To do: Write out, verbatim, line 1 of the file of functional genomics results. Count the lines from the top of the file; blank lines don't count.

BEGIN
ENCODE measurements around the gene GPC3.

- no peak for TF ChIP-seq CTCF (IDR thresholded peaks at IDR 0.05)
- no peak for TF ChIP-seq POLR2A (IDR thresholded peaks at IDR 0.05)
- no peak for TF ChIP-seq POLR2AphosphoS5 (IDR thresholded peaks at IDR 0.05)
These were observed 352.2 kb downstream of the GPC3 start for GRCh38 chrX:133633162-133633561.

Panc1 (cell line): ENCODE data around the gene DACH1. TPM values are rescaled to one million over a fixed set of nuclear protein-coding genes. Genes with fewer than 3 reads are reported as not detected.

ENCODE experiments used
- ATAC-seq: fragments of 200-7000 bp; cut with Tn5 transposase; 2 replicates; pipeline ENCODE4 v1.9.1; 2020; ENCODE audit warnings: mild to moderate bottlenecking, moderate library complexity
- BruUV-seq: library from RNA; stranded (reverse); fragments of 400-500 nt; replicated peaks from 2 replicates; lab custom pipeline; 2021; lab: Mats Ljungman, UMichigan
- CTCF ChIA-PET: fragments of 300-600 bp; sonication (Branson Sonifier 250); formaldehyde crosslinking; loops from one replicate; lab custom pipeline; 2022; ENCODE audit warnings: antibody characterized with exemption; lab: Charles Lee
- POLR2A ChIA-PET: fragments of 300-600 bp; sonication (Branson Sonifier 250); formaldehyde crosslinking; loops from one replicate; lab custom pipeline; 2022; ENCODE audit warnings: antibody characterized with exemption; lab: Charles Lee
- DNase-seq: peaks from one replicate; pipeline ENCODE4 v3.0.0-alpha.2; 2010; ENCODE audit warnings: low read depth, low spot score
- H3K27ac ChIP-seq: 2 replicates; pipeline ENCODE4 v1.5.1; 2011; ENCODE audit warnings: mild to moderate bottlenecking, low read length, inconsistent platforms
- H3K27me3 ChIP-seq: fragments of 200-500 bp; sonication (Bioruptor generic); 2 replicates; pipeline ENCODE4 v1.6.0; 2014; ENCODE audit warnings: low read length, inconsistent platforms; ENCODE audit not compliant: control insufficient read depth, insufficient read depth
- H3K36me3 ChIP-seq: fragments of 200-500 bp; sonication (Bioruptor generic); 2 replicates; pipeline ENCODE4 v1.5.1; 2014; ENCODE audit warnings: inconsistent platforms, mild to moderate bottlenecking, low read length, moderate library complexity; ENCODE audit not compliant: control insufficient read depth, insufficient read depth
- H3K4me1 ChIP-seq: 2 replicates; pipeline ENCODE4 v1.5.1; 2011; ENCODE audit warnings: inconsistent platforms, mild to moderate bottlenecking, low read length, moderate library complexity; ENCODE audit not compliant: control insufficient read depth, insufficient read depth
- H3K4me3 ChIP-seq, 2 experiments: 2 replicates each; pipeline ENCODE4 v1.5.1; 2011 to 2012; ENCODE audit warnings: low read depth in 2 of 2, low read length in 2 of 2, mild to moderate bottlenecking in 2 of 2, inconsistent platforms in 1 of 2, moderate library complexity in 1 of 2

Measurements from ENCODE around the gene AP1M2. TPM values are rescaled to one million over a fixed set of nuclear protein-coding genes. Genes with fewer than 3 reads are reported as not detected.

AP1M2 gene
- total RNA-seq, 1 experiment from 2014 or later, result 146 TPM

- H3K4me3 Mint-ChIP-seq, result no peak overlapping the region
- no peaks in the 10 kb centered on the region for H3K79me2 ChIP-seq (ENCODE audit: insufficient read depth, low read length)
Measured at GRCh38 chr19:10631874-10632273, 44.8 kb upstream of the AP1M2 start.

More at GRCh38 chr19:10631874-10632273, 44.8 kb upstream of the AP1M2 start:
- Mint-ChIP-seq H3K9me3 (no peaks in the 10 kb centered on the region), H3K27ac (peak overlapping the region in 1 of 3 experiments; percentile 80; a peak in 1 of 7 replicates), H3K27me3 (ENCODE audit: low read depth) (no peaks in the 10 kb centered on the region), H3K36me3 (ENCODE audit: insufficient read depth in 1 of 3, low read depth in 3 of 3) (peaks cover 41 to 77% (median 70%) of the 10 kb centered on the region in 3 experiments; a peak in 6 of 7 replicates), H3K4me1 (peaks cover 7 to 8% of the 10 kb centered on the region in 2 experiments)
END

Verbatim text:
ENCODE measurements around the gene GPC3.